It is an original and important addition to debate about globalization’s role in transnational public administration and governance.

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With a contemporary overview of global social policy formation, the third edition of this leading textbook identifies key issues, debates and priorities for action in social policy across the Global South and North.

Accessible and lively, it incorporates seven new chapters covering theory, social justice, climate, migration, gender, young people and water, energy and food. The original chapters have also been fully updated to reflect major developments in the fast-changing world of global social policy. Key features include:

• overview and summary boxes to bookend each chapter;

• questions for discussion and follow-up activities;

• further reading and resources.

Exploring what it means to locate human welfare within a global framework of social policy analysis and action, this textbook offers a perfect guide for curious students.

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Social investment for sustainable and inclusive growth

Christopher Deeming and Paul Smyth together with internationally renowned contributors propose that the merging of the ‘social investment’ and ‘inclusive growth and development’ agendas is forging an unprecedented global social policy framework. The book shows how these key ideas together with the environmental imperative of ‘sustainability’ are shaping a new global development agenda.

This framework opens the way to a truly global social policy discipline making it essential reading for those working in social and public policy, politics, economics and development as well geographical and environmental sciences. In the spirit of the UN’s Sustainability Goals, the book will assist all those seeking to forge a new policy consensus for the 21st century based on Social Investment for Inclusive Growth and Sustainable Development.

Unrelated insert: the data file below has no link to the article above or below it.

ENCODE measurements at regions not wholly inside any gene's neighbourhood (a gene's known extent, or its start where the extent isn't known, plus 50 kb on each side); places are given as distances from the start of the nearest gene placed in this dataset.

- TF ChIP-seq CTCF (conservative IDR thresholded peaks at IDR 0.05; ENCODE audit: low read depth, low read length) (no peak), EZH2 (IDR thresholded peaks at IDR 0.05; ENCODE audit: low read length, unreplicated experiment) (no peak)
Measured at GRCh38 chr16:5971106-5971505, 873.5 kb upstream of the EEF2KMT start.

Contributors include Giuliano Bonoli, Marius Busemeyer, Sarah Cook, Guillem López-Casasnovas, Anton Hemerijck, Stephan Klasen, Huck-ju Kwon, Tim Jackson, Jane Jenson, Jon Kvist, James Midgley, and Günther Schmid.

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Our nine countries illustrate how national contextual variations can result in a transformative process at the international level being adopted, negotiated, modified or strengthened at the local level – or alternatively, ignored or rejected. With this question in mind, we look at what happened in each country during this time as regards the preparation, promulgation, ratification and, where relevant, the implementation of C189, or what we have called the ‘C189 process’. We are thus asking how, and under which conditions, what we identify as a global right can

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127 6 Globalization Introduction Our understanding of democratic backsliding would be incomplete without an exploration of the global context propelling discontent. Globalization was supposed to benefit developed and developing countries around the world. Instead globalization has been reviled (and loved) almost everywhere. In 2002, Nobel Prize-winning economist Joseph Stiglitz (2002) sought to explain in his book Globalization and Its Discontents why there was so much dissatisfaction with globalization in developing countries. Today globalization is

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13 TWO Globalisation, global ageing and intergenerational change Chris Phillipson Introduction Population ageing has been a major factor influencing changes in intergenerational relationships. Some of the key questions explored in research over the past two decades have concerned issues relating to generational equity, the emergence of new forms of multigenerational support, the characteristics of intergenerational solidarity and changing roles and relationships within families (Bengtson, 1993; Fokkema et al, 2008). This literature has raised important